Legacy

This 108-yr-old Jewellery Brand Continues to Wow Mumbaikers with its Glam & Glitter

The INR 900-crore company aptly boasts of its tryst with royalty for impressing Queen Elizabeth with its intricate designs
This 108-yr-old Jewellery Brand Continues to Wow Mumbaikers with its Glam & Glitter
Image credit: WHP Jewellers
Entrepreneur Staff
Senior Correspondent, Entrepreneur India
4 min read

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Waman Hari Pethe Jewellers (WHP) has been through ups and downs of the business and seen a lot in the last one century, but has managed to retain the name and fame it earned over the years. It started off with a pearl trading company and steadily grew into a one-stop shop for gold, diamond, silver and pearl ornaments.

The INR 900-crore company aptly boasts of its tryst with royalty for impressing Queen Elizabeth with its intricate designs.

The list of WHP’s celebrity customers is big and includes actor Raj Kapoor’s wife Krishna Kapoor, Indian classical vocalist Pandit Jasraj, and even columnist Shobha De.

In a conversation with the Entrepreneur India, Aditya Pethe, Director of WHP shared his experience of taking forward its 108-year-old legacy and adopting to the changing tastes of modern India.

From One store to a Chain

WHP was set up by Aditya’s great grandfather Waman Hari Pethe and his brother Ganesh Pethe in 1909. The Pethe brothers initial traded in pearls and then ventured into a jewellery manufacturing business.

For almost three decades they ran their business from one store in South Mumbai. Later another store was opened at Dadar, Mumbai.

After trying their hands at the US and Japanese market during the early 2000s, WHP’s partners decided to focus on the Indian retail market. And today, the brand has about over 20 stores, including those in Goa and Madhya Pradesh.

“We didn’t have any business plan as such. It just happened that the retail sector was gaining momentum with the concept of chain stores being accepted. The economy opened up and the governments along with banks were ready to finance traditional businesses,” Pethe said.  

Pethe brothers understand the ‘You need to go to the customer’ concept very well. However, according to his 25-years of experience in the industry, a retail store will grow for the first three-four years and then it will hit a growth plateau. So his expert advice was, “if you want to grow, expand to a new market.”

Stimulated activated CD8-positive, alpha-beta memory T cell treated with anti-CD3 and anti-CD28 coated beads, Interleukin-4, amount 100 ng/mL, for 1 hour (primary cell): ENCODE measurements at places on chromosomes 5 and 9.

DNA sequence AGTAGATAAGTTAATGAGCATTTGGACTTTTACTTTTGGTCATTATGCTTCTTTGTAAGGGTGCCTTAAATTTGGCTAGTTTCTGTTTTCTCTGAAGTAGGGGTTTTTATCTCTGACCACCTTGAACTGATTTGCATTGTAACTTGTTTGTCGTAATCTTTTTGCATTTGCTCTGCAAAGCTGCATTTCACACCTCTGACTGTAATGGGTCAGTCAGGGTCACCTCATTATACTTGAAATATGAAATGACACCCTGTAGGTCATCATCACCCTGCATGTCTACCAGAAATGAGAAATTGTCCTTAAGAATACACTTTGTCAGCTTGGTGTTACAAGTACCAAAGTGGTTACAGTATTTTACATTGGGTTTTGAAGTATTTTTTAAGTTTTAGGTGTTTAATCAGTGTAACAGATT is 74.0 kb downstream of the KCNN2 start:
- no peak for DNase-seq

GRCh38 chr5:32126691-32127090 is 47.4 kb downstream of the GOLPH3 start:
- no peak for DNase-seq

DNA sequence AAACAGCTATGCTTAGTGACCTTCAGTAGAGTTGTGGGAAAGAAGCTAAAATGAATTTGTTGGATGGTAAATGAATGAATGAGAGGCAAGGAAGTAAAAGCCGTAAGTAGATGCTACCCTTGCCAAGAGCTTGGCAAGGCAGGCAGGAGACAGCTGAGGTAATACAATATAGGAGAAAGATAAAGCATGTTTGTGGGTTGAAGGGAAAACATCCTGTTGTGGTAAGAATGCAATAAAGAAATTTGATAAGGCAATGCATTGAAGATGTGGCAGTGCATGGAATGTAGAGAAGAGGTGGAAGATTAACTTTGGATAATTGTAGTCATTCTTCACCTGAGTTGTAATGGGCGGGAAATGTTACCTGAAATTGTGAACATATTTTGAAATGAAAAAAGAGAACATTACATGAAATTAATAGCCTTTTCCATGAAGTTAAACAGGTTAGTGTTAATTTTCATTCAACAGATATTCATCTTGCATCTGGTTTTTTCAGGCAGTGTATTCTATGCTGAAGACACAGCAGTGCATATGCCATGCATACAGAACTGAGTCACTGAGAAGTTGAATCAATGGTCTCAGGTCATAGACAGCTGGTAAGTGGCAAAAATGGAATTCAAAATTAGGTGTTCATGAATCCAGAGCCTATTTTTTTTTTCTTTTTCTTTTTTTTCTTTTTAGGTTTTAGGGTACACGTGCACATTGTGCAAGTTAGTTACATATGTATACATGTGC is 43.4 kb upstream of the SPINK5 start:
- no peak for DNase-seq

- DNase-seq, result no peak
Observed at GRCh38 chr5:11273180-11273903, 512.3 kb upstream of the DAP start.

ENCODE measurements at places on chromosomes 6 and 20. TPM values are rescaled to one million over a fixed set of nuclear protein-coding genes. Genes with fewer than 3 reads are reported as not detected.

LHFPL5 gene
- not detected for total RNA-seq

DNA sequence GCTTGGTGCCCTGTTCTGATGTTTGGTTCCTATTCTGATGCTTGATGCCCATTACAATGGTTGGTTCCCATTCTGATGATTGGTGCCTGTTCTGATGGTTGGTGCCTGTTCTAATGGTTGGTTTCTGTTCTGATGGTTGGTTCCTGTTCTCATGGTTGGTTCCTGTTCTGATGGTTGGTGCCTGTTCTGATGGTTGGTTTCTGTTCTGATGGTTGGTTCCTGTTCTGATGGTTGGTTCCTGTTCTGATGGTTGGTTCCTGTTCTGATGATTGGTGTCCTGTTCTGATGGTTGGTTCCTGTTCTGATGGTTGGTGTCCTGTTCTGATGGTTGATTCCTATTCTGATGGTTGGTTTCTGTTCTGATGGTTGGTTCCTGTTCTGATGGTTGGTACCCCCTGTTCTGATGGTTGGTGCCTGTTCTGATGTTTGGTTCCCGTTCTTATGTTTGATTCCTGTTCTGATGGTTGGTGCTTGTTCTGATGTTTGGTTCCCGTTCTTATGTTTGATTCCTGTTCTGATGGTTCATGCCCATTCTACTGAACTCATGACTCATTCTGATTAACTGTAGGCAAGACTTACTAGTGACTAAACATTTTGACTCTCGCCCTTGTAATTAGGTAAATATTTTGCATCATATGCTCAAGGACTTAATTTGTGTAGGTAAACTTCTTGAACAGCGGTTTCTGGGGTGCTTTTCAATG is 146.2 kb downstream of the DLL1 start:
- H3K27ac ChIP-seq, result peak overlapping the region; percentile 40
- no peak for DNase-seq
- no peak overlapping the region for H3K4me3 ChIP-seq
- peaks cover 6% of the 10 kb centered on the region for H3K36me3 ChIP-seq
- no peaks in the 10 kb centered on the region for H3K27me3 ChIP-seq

However, with high excise and import duty and demonetization, the first half of this decade has not been very good for the gems and jewellery business. And hence, the enterprise has taken a break from its pan India retail store ambitions.

Stumbling Blocks

WHP, till date, is a family-run business and this has been the brand’s strength. But this has also become its challenge.

“Our youngest partner, my nephew, is 20-something while our eldest partner, my uncle, is 80-year-old. So, every time we want to take a business-related decision, everybody has to be onboard. And it’s a tough task,” said Pethe jokingly.

Another task of sorts for the company is to maintain its margin, which comes including the making charges. “For some weird reason, Indians do not like to pay for making charges,” he shared adding, “neither gold or diamonds are investment instruments. It’s premium jewellery. So stop asking about its investment returns.”

There is also a misconception that WHP is a traditional Maharastrian jewellery brand, selling tushis and naths. Pethe clarified that the brand was trying hard to break the myth and clarified that only 20 per cent of inventory comprised traditional local jewellery as the demand is very occasion-based.

“A fusion of traditional and contemporary jewellery does very well. And hence we came up with a Navanya collection, where we stick to our traditional motives and have blended it with contemporary styles.”  

The New-age WHP

This hasn’t stopped the company from growing. Early last year, the brand in a bid to go digital, started its e-commerce website. Though the contribution of the portal is minuscule (about INR 5 crore in FY 2016-17), WHP is bullish on the model.

“It is a very touch-and-feel industry. The consumer does not have the mind to buy expensive products online, but my idea is we will get there.”  With an average ticket size of INR 30,000, the portal has allowed WHP to venture out of its traditional geographical boundaries.

Additionally, the WHP has also started Izaara, a sterling silver jewellery brand to cater to the non-gold segment.

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